The St Buryan Sessions by Sarah McQuaid – Album Review

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By Ellie Victor

The miasma of lockdown forced creatives into a new working space. Some flourished, making art imbued with a sense of longing and escape or confronted the ‘new normal’ head on, embracing innovative media and uniting fans in the virtual world. Others struggled, weighed down by lockdown’s oppressive force and unable to function creatively.

Sarah McQuaid, for 24-years a stalwart of the west country’s vibrant folk scene, went to church. Leaning on a six album back catalogue the singer-songwriter found poignant new meanings in some of her most popular songs, took engineer Martin Stansbury to the medieval church of St Buryan in Cornwall and recorded this sparse and haunting album. Gently moving from acoustic guitar, piano and sparse electrics, the echoic notes reverberate in the setting, accompanying her deeply emotive, uniquely beautiful voice.

“Skilfully captured”

Within these seemingly reduced parameters McQuaid creates an album of remarkable range and depth, from the opening acapella ‘Sweetness and Pain’, to the tom-tom accompanied ‘One Sparrow Down’, from the richly strummed ‘Charlie’s Gone Home’ lifted from her debut album, to the heartbreakingly beautiful ‘Last Song’, a luminous elegy to the singer’s mother.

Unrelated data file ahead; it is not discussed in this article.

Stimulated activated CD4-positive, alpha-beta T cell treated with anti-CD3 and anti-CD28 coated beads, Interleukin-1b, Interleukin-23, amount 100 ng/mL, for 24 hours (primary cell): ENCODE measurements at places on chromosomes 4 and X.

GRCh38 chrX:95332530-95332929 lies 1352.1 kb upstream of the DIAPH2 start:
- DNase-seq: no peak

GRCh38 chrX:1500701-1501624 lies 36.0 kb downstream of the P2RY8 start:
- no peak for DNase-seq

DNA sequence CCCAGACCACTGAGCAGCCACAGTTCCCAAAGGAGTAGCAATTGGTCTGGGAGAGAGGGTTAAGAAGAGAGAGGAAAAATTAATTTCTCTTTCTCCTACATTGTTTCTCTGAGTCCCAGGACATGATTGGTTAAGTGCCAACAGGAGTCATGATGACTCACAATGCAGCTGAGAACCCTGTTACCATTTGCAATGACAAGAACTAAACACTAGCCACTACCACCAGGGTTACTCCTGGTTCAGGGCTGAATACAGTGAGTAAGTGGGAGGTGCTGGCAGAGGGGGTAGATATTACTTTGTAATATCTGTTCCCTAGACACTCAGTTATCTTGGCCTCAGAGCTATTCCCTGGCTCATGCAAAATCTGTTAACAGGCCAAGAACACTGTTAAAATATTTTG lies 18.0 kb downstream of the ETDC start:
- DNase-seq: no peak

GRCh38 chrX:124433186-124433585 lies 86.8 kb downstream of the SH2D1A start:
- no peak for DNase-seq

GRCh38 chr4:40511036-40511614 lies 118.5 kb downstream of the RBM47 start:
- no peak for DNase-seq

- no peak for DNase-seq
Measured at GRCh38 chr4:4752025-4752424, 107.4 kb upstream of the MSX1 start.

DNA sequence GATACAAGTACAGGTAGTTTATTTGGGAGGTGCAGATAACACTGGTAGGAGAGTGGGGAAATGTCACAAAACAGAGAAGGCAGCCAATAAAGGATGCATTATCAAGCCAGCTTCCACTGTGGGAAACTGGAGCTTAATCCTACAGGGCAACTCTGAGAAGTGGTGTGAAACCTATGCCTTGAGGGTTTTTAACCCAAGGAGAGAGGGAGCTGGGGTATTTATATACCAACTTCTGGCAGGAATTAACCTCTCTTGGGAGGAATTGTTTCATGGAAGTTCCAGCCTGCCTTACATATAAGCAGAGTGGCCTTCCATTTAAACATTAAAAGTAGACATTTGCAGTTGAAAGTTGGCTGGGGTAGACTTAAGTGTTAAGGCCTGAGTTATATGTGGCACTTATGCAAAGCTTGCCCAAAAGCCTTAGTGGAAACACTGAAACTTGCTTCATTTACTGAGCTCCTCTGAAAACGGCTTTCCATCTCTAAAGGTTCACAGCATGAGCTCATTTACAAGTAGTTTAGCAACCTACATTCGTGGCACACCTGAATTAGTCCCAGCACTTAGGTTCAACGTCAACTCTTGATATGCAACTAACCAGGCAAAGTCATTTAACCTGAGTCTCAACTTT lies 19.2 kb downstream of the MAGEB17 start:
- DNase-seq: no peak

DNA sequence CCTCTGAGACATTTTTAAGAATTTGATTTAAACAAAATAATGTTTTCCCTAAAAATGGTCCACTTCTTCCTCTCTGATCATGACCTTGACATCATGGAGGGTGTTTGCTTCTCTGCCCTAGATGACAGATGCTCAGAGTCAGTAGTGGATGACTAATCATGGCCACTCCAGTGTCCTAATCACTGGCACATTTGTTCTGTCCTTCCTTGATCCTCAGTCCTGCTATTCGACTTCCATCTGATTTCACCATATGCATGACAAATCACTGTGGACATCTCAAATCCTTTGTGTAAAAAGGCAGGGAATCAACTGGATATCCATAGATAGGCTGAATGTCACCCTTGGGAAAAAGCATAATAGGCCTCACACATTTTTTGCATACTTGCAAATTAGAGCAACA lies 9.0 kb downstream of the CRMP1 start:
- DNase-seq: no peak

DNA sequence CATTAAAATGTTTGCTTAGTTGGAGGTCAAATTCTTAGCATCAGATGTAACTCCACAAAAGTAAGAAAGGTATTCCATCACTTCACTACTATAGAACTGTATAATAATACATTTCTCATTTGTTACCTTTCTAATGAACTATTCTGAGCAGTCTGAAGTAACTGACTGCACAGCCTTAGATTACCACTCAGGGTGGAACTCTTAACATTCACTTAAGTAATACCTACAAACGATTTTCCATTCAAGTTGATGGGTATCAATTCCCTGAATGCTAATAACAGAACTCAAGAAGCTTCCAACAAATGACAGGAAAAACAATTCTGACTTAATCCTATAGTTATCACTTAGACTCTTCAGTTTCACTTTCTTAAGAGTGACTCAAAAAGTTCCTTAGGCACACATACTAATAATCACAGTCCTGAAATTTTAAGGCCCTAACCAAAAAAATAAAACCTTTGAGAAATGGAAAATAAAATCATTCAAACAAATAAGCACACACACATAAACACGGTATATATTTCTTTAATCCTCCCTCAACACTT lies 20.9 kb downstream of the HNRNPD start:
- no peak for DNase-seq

The bluesy, finger-picked ‘The Sun Goes on Rising’ even manages to capture some of lockdown’s relentless immutability in a song that’s a decade old.

st buryan sessions sarah mcquaid album review coverThroughout, the church’s acoustic space is skilfully captured and utilised to great effect. Sonorous notes are given time to unfurl, McQuaid’s voice at times soaring and powerful, at others breathlessly intimate.

As a creative exercise, The St Buryan Sessions could have fallen flat. Without the right songs, or the sensitive range in the vocals, or the ambient microphones metaphorically picking up the dust in the church air, it could have been just another live album borne out of boredom and frustration.

Yet it is anything but. Within its 15 tracks there rises a powerful spirit, something timeless and redemptive – The St Buryan Sessions is a lockdown buster, indeed.


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